• decompose systems

      • in orthogonal components

  • Clashes with letting each component do its memory management

    • liveness is global property

    • leads to “local leaks”

    • lacking power of modern gc methods


  • Typical cost
    Typical Cost

    • Early systems (LISP)

      up to 40% [Steele,75] [Gabriel,85]

      • “garbage collection is expensive” myth

  • Well engineered system of today

    10% of entire runtime [Wilson, 94]


  • Areas of usage
    Areas of Usage

    • Programming languages and systems

      • Java, C#, Smalltalk, …

      • SML, Lisp, Scheme, Prolog, …

      • Modula 3, Microsoft .NET

    • Extensions

      • C, C++ (Conservative)

    • Other systems

      • Adobe Photoshop

      • Unix filesystem

      • Many others in [Wilson, 1996]


    Understanding garbage collection benefits
    Understanding Garbage Collection: Benefits

    • Programming garbage collection

      • programming systems

      • operating systems

    • Understand systems with garbage collection (e.g. Java)

      • memory requirements of programs

      • performance aspects of programs

      • interfacing with garbage collection (finalization)


    Overview3
    Overview

    • What is garbage collection

      • objects of interest

      • principal invariant

      • classic examples with assumptions and properties

  • Discussion

    • software engineering issues

    • typical cost

    • areas of usage

    • why knowledge is profitable

  • Organizational

    • Material

    • Requirements


  • Material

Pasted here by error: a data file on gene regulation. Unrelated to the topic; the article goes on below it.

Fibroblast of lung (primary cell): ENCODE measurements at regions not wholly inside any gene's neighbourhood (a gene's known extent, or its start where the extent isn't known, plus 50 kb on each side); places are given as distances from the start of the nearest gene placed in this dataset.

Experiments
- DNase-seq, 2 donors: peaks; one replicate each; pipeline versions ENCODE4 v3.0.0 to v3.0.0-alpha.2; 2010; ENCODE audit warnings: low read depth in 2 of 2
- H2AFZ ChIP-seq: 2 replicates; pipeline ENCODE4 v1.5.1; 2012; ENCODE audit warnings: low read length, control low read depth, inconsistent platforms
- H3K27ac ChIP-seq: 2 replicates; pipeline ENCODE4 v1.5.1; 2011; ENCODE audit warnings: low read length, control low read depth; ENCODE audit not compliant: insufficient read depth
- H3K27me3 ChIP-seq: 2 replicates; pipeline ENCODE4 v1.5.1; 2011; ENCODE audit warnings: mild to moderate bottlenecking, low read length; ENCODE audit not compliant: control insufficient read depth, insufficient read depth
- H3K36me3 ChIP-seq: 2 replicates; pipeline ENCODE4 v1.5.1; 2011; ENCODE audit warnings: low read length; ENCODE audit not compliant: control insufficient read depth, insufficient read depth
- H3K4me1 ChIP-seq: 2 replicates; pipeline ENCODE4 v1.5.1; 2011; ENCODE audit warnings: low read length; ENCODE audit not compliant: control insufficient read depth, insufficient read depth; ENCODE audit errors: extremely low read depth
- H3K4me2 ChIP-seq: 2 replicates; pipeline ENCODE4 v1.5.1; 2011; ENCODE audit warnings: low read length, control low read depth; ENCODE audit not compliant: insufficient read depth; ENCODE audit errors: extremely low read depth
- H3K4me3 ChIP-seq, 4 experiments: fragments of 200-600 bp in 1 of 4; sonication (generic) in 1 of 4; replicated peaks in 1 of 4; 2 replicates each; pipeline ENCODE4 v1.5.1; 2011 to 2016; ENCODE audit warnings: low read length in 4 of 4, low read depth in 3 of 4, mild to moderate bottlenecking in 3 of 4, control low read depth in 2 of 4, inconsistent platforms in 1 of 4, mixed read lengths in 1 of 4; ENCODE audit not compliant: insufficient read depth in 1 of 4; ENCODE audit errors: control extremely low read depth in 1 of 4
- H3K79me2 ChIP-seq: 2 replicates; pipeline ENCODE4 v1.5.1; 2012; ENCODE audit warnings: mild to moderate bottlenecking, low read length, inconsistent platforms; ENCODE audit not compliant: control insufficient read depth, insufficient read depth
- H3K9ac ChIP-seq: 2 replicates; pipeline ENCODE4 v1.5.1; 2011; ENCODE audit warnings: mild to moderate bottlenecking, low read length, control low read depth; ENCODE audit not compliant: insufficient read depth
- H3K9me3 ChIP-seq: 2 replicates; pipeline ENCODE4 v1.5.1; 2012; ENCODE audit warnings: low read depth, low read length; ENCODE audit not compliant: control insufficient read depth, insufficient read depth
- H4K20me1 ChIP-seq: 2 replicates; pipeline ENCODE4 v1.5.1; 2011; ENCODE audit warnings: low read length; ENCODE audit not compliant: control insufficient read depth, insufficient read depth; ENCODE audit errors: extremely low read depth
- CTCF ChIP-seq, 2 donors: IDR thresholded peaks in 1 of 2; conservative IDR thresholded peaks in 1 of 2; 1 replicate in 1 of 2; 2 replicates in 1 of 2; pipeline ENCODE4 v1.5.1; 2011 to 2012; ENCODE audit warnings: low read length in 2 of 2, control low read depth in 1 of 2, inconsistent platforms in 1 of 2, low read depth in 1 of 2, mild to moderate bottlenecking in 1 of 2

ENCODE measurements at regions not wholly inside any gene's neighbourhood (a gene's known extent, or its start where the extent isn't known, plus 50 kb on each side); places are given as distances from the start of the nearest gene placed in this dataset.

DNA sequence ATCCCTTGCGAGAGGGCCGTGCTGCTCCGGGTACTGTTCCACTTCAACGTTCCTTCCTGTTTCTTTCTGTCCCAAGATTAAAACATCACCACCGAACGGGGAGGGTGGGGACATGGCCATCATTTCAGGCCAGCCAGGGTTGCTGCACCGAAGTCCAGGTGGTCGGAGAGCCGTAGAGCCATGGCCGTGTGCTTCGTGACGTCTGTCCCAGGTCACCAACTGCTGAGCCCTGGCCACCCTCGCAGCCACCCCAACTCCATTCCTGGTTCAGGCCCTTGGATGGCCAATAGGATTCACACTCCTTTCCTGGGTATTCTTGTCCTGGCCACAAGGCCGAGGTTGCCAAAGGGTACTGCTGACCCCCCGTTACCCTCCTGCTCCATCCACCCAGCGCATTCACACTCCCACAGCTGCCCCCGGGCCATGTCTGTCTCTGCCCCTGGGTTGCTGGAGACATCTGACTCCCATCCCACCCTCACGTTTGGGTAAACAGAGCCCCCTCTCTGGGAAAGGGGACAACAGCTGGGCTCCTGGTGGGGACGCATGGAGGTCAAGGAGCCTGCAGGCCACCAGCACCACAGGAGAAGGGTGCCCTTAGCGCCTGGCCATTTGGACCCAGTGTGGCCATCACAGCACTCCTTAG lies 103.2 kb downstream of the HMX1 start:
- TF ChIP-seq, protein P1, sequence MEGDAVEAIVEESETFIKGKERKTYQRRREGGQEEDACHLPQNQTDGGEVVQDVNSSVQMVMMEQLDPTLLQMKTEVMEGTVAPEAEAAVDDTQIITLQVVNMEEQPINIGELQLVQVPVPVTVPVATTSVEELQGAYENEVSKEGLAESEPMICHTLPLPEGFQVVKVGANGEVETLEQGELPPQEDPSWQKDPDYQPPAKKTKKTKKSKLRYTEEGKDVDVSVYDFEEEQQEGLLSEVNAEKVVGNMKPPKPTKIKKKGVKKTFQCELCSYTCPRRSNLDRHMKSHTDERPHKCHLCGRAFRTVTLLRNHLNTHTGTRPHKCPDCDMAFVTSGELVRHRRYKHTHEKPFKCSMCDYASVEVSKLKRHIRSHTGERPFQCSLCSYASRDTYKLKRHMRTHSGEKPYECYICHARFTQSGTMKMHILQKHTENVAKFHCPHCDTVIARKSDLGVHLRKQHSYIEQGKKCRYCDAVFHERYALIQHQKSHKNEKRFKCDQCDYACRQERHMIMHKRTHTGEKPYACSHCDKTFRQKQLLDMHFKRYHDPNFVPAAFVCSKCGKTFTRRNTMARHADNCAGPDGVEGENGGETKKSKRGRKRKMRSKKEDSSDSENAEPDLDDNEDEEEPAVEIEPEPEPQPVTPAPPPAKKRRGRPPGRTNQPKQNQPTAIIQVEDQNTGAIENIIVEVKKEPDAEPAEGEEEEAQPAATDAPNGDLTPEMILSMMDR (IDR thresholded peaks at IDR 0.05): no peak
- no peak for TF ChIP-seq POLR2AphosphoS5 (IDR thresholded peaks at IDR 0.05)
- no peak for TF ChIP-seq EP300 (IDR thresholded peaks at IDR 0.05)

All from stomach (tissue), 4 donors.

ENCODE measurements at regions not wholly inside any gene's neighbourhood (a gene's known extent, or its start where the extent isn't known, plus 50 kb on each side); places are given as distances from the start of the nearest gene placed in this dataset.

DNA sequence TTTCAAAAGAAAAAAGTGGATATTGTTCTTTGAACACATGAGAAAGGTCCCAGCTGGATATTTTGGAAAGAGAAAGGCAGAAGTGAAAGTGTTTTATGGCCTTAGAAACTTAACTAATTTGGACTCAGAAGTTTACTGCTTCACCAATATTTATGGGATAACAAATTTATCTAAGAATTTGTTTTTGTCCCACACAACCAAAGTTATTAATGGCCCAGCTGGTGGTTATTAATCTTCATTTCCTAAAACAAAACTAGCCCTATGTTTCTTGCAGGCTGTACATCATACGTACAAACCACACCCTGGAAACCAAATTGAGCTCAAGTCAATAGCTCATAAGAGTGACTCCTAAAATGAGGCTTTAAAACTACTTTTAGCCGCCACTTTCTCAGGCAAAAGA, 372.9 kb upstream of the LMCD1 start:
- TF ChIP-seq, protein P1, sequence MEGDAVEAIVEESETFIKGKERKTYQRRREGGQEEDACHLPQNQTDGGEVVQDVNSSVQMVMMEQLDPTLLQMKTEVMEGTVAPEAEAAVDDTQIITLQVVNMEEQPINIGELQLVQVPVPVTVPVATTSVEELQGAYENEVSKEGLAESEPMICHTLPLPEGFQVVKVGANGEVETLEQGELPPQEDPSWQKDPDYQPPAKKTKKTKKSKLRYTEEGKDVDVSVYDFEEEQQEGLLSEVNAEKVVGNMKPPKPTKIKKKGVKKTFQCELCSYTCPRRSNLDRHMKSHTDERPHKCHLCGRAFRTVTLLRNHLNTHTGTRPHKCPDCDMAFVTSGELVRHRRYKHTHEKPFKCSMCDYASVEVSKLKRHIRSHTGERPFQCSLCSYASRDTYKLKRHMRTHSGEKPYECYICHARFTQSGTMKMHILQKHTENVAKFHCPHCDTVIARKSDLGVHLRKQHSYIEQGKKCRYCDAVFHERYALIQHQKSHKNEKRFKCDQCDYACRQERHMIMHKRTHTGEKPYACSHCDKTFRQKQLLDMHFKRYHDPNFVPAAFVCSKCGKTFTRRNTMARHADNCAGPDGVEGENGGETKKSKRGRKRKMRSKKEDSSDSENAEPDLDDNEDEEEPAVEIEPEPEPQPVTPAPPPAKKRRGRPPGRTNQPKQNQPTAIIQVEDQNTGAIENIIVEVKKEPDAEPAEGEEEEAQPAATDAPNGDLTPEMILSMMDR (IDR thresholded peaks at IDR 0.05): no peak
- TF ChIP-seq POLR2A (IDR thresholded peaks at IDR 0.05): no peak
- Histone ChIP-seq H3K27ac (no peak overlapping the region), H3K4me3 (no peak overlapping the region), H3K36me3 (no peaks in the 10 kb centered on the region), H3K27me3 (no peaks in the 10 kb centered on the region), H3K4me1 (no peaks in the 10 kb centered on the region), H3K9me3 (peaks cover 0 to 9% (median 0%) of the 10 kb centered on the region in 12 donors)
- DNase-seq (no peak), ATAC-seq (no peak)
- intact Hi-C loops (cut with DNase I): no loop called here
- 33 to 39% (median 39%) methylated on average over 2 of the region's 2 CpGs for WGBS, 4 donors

Material

    • Garbage Collection. Richard Jones and Rafael Lins, John Wiley & Sons, 1996.

    • Uniprocessor garbage collection techniques. Paul R. Wilson, ACM Computing Surveys. To appear.

      • Extended version of IWMM 92, St. Malo.


    Organization
    Organization

    • Requirements

      • Talk

        • duration 45 min (excluding discussion)

      • Attendance

        • including discussion

      • Written summary

        • 10 pages

        • to be submitted in PDF until Mar 31st, 2002

    • Schedule

      • weekly

      • starting Nov 14th, 2001

      • next on Dec 5th, 2001


    Topics for you
    Topics For You!

    • The classical methods

      • Copying 1. [Brunklaus, Guido Tack]

      • Mark-Sweep 2. [Schulte, Hagen Böhm]

      • Mark-Compact 3. [Schulte, Jens Regenberg]

      • Reference Counting 6. [Brunklaus, Regis Newo]

  • Advanced

    • Generational 4. [Brunklaus, Mirko Jerrentrup]

    • Conservative (C/C++) 5. [Schulte, Stephan Lesch]

    • Incremental & Concurrent 7. [Brunklaus, Uwe Kern]


  • Invariants
    Invariants

    • Only nodes with rc zero are freed

    • RC always positive